Snooker: Higgins hits out at Hearn for 'ruining' UK event's true identity

Defending UK champion John Higgins has accused the snooker authorities of "ruining" a tournament that is widely seen as the second-biggest on the calendar after the World Championship in Sheffield.

Higgins insists World Snooker chairman Barry Hearn previously agreed to leave the sport's "crown jewels" untouched as he experimented with shorter matches and innovative formats to boost snooker's flagging fortunes.

However, this year the £625,000 UK Championship, which returns to its former venue at the Barbican Centre in York next Saturday, will see its traditional, longer best-of-17 frame encounters ditched in favour of contests played over the best of 11.

Four-time world champion Higgins believes the decision has been made with television in mind - but fears the clear identity formerly enjoyed by the UK event has now been lost, rendering it little different to many other tour tournaments.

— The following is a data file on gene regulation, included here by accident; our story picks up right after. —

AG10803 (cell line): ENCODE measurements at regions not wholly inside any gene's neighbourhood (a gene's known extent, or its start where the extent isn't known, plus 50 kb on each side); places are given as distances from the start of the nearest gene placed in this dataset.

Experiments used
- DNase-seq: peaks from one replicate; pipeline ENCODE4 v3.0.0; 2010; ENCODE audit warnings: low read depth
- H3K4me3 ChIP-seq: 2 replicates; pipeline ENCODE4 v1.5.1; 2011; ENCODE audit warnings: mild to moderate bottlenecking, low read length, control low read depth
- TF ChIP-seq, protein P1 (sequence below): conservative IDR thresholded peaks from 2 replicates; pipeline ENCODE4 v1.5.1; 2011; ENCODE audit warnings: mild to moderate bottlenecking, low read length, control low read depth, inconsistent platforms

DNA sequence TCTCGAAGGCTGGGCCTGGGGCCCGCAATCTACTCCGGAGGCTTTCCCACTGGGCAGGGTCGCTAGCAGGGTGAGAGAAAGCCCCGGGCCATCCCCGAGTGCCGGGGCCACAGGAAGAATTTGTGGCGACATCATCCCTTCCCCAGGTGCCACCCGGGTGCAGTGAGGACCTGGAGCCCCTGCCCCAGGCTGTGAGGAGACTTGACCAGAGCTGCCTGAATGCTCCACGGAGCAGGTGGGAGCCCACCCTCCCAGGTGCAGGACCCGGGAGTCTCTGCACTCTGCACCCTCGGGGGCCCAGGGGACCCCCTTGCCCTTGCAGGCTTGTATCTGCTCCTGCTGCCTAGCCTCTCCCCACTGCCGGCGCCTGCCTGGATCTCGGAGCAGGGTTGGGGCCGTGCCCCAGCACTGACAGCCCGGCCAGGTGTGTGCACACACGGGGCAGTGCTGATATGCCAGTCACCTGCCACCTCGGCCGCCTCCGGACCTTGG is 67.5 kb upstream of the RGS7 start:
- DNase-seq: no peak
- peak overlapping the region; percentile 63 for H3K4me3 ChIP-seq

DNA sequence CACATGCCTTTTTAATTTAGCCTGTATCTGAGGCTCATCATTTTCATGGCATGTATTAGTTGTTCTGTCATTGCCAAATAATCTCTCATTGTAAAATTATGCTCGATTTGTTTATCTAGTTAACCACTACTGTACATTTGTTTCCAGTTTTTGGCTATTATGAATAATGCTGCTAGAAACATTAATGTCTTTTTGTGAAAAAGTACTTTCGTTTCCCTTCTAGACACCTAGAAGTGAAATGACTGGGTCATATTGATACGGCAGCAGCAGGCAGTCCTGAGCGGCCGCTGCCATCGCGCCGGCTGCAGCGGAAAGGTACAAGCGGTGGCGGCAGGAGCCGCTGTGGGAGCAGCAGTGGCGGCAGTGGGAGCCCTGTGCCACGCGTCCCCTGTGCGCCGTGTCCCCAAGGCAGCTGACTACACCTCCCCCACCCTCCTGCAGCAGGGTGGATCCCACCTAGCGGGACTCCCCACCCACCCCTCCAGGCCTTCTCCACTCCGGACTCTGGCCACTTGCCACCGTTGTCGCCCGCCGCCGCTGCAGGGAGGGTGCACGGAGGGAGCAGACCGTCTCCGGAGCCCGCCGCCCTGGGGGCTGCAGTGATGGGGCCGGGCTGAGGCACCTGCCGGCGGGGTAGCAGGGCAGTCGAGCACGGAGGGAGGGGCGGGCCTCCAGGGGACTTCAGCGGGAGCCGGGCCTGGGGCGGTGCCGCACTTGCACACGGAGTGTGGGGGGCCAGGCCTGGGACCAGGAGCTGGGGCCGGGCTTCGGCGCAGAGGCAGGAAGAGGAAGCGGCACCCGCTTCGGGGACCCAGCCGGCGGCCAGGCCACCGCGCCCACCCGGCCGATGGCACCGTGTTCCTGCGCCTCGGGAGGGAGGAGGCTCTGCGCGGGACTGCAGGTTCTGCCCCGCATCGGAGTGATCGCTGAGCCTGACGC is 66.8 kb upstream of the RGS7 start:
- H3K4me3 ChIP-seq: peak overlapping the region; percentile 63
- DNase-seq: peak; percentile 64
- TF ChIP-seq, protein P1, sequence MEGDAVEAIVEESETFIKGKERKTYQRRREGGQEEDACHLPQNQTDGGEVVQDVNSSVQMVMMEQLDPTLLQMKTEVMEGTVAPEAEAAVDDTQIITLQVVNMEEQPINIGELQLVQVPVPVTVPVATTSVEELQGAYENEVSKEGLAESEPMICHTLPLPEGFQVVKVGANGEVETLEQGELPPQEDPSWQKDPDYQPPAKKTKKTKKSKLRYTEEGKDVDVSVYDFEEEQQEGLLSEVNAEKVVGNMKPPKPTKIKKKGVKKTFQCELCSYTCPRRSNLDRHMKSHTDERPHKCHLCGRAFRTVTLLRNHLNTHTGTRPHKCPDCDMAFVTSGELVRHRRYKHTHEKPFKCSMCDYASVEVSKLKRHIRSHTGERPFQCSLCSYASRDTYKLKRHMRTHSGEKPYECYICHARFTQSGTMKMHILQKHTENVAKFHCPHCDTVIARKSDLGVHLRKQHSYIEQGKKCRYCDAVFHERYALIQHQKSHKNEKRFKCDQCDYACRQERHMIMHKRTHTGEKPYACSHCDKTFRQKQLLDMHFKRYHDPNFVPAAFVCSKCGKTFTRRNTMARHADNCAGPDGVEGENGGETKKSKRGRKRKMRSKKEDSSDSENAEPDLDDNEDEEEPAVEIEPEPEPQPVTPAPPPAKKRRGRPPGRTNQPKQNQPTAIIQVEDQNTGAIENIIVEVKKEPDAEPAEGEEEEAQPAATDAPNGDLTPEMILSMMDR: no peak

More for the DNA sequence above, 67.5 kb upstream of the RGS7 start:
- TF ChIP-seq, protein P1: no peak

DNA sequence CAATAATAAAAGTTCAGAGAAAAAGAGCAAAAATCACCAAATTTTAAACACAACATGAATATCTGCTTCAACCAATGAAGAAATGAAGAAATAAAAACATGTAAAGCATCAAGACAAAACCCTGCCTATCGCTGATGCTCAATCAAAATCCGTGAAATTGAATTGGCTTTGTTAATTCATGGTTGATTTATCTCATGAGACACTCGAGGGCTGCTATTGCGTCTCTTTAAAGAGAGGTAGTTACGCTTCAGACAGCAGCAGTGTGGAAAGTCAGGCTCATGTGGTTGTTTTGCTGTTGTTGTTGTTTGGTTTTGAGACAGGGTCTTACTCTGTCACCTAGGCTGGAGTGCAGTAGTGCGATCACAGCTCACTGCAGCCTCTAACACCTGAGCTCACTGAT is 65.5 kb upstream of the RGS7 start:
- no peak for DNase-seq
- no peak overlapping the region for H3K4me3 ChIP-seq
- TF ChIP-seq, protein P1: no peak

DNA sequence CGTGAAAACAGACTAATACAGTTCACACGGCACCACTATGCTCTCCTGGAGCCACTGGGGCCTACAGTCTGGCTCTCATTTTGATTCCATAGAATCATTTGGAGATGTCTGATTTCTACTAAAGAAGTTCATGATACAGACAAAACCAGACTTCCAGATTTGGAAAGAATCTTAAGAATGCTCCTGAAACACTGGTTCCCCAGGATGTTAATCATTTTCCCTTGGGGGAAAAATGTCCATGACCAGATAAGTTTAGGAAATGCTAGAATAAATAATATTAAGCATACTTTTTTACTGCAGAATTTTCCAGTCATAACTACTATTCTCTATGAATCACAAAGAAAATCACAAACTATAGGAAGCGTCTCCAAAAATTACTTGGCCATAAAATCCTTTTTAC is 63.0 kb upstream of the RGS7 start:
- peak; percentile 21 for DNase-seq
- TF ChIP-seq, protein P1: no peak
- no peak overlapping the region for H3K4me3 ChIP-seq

He said: "I still don't know why it has been done, none of the players have been officially told by Barry Hearn. Apparently it's for TV coverage, but I think some players should have been consulted for their thoughts.

"To be able to play best of 17s I would gladly have given up my automatic place in the draw and played a qualifier somewhere else first to get it down to 16 players.

"A lot of the players are mystified. I do think it has ruined the prestige of the tournament.

"And I also believed this was one of the events that wasn't going to be touched, along with the World Championship. Maybe Barry could have negotiated a bit more with the BBC over it."

Higgins added: "The big BBC events – the World Championship, the Masters, and the UK – all had their own identities, and the UK's has been lost."